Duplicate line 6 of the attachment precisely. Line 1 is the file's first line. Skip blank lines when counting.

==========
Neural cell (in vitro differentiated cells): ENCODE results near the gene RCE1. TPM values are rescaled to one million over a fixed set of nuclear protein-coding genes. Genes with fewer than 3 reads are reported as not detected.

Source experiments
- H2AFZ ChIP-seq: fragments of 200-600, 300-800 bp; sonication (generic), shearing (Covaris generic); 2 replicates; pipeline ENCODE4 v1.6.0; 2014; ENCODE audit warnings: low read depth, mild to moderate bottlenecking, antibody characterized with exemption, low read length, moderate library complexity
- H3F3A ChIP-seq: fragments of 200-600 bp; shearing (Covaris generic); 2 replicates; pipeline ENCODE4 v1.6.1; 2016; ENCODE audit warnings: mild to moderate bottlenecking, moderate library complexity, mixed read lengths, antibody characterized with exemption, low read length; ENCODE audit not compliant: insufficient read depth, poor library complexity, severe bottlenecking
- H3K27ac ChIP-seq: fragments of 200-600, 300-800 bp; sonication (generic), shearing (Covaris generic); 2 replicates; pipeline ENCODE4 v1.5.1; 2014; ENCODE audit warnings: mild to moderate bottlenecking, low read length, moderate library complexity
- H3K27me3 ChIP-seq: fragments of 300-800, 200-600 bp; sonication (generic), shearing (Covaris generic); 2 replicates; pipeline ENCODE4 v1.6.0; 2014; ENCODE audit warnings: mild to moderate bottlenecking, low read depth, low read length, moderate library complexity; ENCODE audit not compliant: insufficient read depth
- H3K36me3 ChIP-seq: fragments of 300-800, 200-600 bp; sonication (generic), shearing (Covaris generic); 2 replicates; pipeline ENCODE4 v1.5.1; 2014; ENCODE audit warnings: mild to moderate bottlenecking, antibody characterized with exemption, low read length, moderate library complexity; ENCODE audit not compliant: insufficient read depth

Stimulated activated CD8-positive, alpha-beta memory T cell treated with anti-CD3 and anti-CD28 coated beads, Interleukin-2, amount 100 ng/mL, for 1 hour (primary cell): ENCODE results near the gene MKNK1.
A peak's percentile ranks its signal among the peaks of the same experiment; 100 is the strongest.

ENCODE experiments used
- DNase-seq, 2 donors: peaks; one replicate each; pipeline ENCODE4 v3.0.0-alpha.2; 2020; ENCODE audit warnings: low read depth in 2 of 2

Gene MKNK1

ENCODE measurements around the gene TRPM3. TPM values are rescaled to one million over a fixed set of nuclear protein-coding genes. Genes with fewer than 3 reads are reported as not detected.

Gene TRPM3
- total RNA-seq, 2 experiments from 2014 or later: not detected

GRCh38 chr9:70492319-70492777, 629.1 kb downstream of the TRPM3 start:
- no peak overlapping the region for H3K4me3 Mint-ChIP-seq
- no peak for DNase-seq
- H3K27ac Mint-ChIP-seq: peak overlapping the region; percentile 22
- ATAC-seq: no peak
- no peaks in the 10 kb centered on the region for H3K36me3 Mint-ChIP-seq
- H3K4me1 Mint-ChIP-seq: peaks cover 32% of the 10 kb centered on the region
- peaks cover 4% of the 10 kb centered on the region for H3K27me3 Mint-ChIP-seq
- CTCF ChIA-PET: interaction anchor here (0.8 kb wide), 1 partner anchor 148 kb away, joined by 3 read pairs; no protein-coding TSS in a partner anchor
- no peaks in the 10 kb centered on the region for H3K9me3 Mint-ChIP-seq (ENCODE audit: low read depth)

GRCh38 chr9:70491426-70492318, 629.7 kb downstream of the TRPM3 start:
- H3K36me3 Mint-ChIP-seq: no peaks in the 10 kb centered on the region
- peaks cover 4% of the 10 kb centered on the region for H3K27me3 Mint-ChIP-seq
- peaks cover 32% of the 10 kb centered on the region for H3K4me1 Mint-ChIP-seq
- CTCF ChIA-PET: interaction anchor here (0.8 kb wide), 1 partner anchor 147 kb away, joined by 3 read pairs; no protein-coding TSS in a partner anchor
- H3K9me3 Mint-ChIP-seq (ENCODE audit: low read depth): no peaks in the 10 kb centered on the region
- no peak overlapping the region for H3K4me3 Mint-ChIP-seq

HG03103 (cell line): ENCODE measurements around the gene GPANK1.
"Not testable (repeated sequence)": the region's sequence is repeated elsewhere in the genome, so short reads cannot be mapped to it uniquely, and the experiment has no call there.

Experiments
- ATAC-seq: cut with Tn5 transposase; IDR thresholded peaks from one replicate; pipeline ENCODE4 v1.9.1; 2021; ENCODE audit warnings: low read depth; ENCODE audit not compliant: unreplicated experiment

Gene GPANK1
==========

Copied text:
- H3K27me3 ChIP-seq: fragments of 300-800, 200-600 bp; sonication (generic), shearing (Covaris generic); 2 replicates; pipeline ENCODE4 v1.6.0; 2014; ENCODE audit warnings: mild to moderate bottlenecking, low read depth, low read length, moderate library complexity; ENCODE audit not compliant: insufficient read depth